By Robert Reiss and Jeff Fox
There are three sustaining factors in business: winning culture, marketing, and innovation. That’s it. Three factors.
Marketing is the identification, attraction, getting and keeping of okay customers. Innovation is creating new products, new ideas, new ways, new processes, new anything.
Having a profitable customer is the most important factor for company success. No customers; no company. No money; no mission. No pesos; no purpose. But it is the corporate culture that attracts, screens, and retains the kind of people who get and keep the company’s target, customers. It is the culture that lures the best, the brightest,the hungriest, the most innovative.
Good people may not fit in a good company’s culture. That’s okay. Not every good soldier wants to be a U.S. Marine. Not every top-notch marketing person wants to work at Procter & Gamble. Not every buttoned-up MBA graduate can flourish in a buttoned-up company.
Company culture is an immune system: It works to protect the organization from intruders. A healthy immune system is crucial to any organization’s existence.
Bernie Marcus (Founding CEO, Home Depot): “I had a boss who was the meanest S.O.B. who ever existed. He was proud of being mean and tough. He was a bully. He wanted people to fear him. He told me that when he hired someone, he wanted to hurt the person financially, emotionally, even physically. That loser taught me what a CEO should never be. I knew that I would build a company from scratch with values exactly the opposite of those of my old boss.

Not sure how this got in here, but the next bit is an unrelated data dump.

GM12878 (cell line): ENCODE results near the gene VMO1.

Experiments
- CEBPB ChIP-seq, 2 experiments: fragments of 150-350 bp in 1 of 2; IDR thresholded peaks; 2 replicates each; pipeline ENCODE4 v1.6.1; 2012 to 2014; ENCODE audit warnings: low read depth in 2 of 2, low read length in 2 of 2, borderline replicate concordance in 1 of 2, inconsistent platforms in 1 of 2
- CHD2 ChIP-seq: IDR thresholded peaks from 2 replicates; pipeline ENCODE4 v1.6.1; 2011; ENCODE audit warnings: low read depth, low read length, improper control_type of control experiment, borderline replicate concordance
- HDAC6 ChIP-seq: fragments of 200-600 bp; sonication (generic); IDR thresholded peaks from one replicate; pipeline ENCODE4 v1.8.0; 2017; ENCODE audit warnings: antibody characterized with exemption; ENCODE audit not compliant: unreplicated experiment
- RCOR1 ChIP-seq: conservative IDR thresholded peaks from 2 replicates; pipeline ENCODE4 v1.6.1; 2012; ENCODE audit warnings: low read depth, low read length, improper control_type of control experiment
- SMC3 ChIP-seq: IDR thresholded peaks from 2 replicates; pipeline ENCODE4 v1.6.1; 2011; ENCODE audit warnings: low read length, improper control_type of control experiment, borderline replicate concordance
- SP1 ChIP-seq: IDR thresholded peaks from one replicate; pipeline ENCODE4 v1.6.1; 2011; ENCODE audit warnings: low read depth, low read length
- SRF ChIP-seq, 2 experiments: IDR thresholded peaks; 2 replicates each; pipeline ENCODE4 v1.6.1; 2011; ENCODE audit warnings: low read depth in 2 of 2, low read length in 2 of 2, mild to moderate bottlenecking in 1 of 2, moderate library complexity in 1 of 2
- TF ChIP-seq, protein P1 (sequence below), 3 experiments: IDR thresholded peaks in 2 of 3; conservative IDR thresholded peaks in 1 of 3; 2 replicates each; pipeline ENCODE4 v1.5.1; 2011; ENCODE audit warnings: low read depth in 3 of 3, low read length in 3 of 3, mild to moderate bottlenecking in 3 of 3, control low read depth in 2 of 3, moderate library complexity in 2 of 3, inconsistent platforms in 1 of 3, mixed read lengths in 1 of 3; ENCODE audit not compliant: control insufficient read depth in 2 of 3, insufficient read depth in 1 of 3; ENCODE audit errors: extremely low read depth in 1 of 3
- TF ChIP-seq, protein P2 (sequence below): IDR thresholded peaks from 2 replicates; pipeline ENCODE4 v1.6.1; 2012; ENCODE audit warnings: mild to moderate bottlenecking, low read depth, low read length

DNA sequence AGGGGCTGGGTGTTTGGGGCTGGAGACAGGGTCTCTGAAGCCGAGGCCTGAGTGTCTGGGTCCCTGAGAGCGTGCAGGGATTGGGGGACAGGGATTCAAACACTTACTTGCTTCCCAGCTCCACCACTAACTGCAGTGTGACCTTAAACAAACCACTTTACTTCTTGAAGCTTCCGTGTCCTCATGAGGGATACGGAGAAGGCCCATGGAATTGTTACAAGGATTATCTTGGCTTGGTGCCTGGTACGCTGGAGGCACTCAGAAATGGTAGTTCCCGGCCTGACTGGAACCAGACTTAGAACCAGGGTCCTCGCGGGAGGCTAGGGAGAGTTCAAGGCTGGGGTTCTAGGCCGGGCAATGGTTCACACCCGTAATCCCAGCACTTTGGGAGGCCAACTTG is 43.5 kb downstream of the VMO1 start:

“I wanted Home Depot to have a new kind of retailer culture, a transformative culture. I developed a culture based on marvelous customer service. I wanted every employee to know they worked with Arthur Blank, my cofounder, and me, and not for us. We didn’t just talk about being a true team, we proved it. Unlike other founders, owners, and CEOs, Arthur and I did not take stock options. We owned enough stock to make us wealthy. We created 4,000 millionaires, many of them just high school graduates.
“And we were going to have a culture that helps the communities where our customers and employees live. Our communities know that if there is a problem where we can help, we will. Home Depot does not gouge customers looking to buy plywood before or after a devastating hurricane. We help board up our neighbors’ windows. The winning, helping, sharing culture we built at our very beginning, in 1979, is alive and cherished today.”
Tony Hsieh (CEO, Zappos): “Lots of companies have core values, but they usually end up as posters on the wall that nobody ever looks at. Zappos has 10 core values and we make sure everyone in the company has those core values, and lives them.”
Jim McCann (CEO, 1-800-Flowers): “It is tough to maintain your culture as you grow. Every time someone new comes into the company, or you add a new division, the culture is affected, influenced, even a little bit. My job is to be our ‘cultural engineer.’ So I am always thinking about what things do we celebrate, what do we reward, and what do we simply not tolerate? And what kind of example am I setting? Should I set?”
In winning companies, you can cut the culture with a knife. Every 16-year-old knows that his motor vehicles department treats him differently than the local Starbucks does. There is a cultural difference between the people who work for the IRS and those who work for Doctors Without Borders.
A rich, strong culture is a competitive business strategy.